"Although his personal odyssey here on Earth is now over, his vision lives on through his writing; he will be sorely missed," Alan Stern, the space agency's associate administrator for science, said in a written statement.
Apollo 11 moonwalker Buzz Aldrin struck a similar tone: "Sir Arthur's positive vision of the future excited generations about space exploration, and inspired millions to pursue scientific careers," he said.
Planetary scientist Torrence Johnson agreed that Clarke’s work was a major influence on many in the field. Johnson, who has been exploring the solar system through the Voyager, Galileo and Cassini missions in his 35 years at NASA’s Jet Propulsion Laboratory, recalled a meeting of planetary scientists and rocket engineers where talk turned to the author.
“All of us around the table said we read Arthur C. Clarke,” Johnson said. “That was the thing that got us there.”
His legacy in space and on Earth
In an interview with The Associated Press, Clarke said he did not regret having never traveled to space himself, though he arranged to have DNA from his hair sent into orbit.
“One day, some super civilization may encounter this relic from the vanished species and I may exist in another time,” he said. “Move over, Stephen King.”
Along with his DNA sample, Clarke enclosed a handwritten note that read "Fare well, my clone."
Clarke, a British citizen, won a host of science fiction awards, and was named a Commander of the British Empire in 1989. Clarke was officially given a knighthood in 1998, but he delayed accepting it for two years after a London tabloid accused him of being a child molester. The allegation was never proved.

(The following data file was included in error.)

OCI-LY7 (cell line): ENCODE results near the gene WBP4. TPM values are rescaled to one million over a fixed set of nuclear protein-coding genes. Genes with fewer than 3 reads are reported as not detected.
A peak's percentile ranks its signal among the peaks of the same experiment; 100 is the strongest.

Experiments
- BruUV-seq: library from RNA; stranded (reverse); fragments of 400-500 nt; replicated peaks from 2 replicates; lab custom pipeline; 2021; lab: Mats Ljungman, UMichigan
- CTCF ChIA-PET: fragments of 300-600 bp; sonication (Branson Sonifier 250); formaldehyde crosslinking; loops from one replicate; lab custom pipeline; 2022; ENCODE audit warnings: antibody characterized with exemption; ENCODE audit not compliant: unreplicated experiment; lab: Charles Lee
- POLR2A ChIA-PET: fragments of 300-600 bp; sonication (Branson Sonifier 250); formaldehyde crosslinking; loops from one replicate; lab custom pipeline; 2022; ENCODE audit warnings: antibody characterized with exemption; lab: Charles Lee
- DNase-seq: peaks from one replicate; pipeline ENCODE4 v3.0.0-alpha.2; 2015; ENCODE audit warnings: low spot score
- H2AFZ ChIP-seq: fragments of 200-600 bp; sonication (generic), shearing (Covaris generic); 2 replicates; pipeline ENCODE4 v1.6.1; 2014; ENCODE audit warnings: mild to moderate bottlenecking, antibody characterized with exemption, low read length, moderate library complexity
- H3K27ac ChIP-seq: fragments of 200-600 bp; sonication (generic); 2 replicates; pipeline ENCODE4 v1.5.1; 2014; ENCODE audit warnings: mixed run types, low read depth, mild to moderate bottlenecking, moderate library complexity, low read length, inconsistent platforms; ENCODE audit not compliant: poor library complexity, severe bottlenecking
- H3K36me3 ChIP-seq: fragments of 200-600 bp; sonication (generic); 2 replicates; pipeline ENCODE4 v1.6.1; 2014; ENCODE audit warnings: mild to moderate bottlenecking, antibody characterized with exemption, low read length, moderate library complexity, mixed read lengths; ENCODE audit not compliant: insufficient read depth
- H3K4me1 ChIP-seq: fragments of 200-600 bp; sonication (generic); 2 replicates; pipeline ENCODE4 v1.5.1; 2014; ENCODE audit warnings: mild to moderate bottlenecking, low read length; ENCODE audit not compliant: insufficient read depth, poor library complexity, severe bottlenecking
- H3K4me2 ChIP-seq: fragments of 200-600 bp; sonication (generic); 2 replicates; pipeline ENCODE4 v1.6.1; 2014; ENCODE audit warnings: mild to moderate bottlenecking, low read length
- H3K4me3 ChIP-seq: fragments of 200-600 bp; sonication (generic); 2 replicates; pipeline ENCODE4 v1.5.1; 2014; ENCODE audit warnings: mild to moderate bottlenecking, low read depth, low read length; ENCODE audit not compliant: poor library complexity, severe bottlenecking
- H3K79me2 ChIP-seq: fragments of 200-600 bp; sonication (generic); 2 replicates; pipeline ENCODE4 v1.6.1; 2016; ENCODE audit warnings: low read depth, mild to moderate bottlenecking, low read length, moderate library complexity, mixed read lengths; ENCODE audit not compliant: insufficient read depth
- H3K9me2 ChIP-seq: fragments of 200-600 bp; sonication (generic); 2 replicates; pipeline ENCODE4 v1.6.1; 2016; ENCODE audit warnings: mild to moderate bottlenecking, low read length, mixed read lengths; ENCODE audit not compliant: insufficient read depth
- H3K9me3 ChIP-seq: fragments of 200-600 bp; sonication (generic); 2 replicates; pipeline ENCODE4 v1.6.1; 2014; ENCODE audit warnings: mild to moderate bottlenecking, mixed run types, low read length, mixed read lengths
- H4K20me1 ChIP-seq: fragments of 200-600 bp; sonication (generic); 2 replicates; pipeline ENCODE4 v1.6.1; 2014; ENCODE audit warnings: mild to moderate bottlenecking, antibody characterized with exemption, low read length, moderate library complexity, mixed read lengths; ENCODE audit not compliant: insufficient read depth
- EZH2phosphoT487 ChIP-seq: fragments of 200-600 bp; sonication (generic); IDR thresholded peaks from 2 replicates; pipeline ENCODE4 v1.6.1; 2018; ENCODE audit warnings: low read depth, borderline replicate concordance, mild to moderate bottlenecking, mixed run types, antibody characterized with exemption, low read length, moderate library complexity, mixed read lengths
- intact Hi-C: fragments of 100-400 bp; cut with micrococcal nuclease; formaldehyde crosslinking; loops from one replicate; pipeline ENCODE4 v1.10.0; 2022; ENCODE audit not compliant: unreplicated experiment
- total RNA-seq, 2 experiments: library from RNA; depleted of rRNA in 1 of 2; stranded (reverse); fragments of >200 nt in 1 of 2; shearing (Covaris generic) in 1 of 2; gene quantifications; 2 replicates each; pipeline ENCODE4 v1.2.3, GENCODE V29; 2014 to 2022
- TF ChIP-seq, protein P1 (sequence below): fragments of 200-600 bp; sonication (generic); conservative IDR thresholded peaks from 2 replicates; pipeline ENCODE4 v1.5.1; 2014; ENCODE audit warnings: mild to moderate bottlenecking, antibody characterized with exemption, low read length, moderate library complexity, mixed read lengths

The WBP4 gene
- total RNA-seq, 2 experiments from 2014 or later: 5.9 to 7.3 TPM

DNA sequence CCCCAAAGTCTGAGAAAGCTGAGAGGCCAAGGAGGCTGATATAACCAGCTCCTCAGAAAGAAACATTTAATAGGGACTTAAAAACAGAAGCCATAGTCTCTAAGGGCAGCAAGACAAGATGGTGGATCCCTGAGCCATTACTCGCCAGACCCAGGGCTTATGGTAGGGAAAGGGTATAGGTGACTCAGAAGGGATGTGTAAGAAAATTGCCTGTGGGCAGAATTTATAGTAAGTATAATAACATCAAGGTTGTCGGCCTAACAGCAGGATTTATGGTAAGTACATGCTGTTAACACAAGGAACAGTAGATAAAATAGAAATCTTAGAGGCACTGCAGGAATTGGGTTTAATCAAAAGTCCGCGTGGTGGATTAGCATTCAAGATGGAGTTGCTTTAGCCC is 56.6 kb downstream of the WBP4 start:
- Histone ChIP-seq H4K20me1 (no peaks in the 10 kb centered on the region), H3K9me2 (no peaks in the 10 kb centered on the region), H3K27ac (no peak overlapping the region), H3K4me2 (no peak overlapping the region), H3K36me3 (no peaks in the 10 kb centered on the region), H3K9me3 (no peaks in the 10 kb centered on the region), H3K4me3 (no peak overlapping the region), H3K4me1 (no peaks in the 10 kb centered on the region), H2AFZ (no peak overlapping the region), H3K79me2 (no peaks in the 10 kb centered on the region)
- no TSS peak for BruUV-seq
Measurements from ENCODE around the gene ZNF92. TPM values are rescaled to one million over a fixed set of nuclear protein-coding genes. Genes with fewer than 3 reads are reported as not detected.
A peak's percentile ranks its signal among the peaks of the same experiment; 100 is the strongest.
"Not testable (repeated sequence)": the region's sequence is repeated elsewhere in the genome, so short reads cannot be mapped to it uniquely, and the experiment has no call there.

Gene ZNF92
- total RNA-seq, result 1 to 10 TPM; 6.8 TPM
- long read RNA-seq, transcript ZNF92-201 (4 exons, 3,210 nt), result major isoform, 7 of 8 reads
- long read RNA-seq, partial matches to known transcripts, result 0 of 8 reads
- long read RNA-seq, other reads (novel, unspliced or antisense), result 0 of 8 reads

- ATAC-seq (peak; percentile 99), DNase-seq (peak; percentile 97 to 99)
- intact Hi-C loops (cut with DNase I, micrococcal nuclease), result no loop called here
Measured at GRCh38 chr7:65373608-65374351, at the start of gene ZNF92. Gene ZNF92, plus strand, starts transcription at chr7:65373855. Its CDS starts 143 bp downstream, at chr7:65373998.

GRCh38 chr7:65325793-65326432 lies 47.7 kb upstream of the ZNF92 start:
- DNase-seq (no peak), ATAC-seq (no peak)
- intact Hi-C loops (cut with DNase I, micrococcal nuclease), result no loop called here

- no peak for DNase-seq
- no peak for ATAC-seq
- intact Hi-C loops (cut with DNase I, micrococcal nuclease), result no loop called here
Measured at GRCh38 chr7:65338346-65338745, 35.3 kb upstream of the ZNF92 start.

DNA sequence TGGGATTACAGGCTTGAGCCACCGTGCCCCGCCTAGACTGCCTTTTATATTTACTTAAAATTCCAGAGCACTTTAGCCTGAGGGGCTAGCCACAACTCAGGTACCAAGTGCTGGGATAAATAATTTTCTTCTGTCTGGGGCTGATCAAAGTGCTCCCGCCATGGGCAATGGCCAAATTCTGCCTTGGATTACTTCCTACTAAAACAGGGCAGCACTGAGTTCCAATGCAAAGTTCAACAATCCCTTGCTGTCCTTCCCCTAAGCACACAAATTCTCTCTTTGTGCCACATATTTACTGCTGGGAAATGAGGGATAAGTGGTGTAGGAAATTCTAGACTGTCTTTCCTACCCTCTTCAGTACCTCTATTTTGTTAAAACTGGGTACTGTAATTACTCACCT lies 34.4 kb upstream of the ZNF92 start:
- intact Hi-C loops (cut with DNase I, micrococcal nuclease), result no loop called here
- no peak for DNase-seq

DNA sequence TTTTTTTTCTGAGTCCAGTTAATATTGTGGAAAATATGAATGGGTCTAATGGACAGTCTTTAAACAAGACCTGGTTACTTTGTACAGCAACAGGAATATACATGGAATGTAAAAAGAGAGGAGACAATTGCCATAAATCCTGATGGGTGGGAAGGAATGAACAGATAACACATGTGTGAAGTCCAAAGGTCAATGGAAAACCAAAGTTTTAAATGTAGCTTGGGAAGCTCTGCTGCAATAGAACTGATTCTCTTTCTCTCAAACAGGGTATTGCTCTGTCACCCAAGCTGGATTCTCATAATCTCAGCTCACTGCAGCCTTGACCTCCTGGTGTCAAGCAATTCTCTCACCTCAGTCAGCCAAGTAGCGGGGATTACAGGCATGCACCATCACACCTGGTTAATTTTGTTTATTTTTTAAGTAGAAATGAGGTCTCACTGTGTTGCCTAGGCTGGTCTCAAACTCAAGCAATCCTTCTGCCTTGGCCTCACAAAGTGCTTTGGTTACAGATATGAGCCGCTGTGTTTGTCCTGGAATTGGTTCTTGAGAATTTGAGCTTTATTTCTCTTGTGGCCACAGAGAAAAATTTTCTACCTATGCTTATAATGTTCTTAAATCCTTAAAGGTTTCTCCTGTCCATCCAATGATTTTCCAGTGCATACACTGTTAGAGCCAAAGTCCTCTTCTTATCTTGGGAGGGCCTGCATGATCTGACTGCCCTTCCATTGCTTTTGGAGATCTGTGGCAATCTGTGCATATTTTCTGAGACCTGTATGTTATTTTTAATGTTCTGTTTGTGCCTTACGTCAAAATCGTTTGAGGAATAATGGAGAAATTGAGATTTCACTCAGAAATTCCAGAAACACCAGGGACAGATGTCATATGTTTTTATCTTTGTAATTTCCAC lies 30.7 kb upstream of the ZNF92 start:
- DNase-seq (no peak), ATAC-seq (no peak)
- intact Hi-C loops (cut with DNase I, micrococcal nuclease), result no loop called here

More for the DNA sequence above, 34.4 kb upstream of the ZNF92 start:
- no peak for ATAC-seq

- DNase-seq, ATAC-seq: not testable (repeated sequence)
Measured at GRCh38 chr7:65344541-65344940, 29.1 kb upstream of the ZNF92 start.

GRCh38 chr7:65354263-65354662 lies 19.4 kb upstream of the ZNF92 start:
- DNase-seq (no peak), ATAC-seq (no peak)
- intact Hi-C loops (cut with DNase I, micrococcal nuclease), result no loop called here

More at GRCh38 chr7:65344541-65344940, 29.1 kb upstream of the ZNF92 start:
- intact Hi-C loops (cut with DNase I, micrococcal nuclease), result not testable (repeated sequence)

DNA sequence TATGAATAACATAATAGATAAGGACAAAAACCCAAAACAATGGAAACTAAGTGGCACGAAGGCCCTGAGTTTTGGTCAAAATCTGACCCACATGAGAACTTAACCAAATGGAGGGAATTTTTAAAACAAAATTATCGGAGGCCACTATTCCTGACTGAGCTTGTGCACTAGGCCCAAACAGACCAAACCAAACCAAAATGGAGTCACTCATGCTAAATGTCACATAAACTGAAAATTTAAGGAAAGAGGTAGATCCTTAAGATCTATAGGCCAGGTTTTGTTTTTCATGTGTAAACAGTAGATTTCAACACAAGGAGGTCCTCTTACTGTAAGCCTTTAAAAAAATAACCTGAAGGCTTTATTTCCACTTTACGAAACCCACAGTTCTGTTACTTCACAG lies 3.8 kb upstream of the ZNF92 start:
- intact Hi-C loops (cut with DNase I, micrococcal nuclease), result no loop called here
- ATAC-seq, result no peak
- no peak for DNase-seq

Sri Lankan President Mahinda Rajapaksa lauded Clarke for his passion for his adopted home and his efforts to aid its progress.
“We were all proud to have this celebrated author, visionary and promoter of space exploration, prophet of satellite communications, great humanist and lover of animals in our midst,” he said in a statement.
Son of a farmer
Born in Minehead, western England, on Dec. 16, 1917, the son of a farmer, Arthur Charles Clark became addicted to science fiction after buying his first copies of the pulp magazine “Amazing Stories” at Woolworth’s. He read English writers H.G. Wells and Olaf Stapledon and began writing for his school magazine in his teens.
Clarke went to work as a clerk in Her Majesty’s Exchequer and Audit Department in London, where he joined the British Interplanetary Society and wrote his first short stories and scientific articles on space travel.
It was not until after World War II that Clarke received a bachelor of science degree in physics and mathematics from King’s College in London.
Serving in the wartime Royal Air Force, he wrote a 1945 memo about the possibility of using satellites to revolutionize communications. Clarke later sent it to a publication called Wireless World, which almost rejected it as too far-fetched.
He moved to Sri Lanka in 1956.
In recent years, Clarke was linked by his computer with friends and fans around the world, spending each morning answering e-mails and browsing the Internet.
On the occasion of his 90th birthday last December, Clarke delivered a speech to a small gathering during which he passed along three wishes: for ethnically divided Sri Lanka to find a lasting peace, for the world to embrace cleaner energy resources, and for extraterrestrial beings to "call us or give us a sign."
Clarke married in 1953, and was divorced in 1964. He had no children. He is survived by his brother, Fred, and sister, Mary. His body is to be brought to his home in Colombo so friends and fans can pay their respects before his burial.
This report was supplemented by msnbc.com.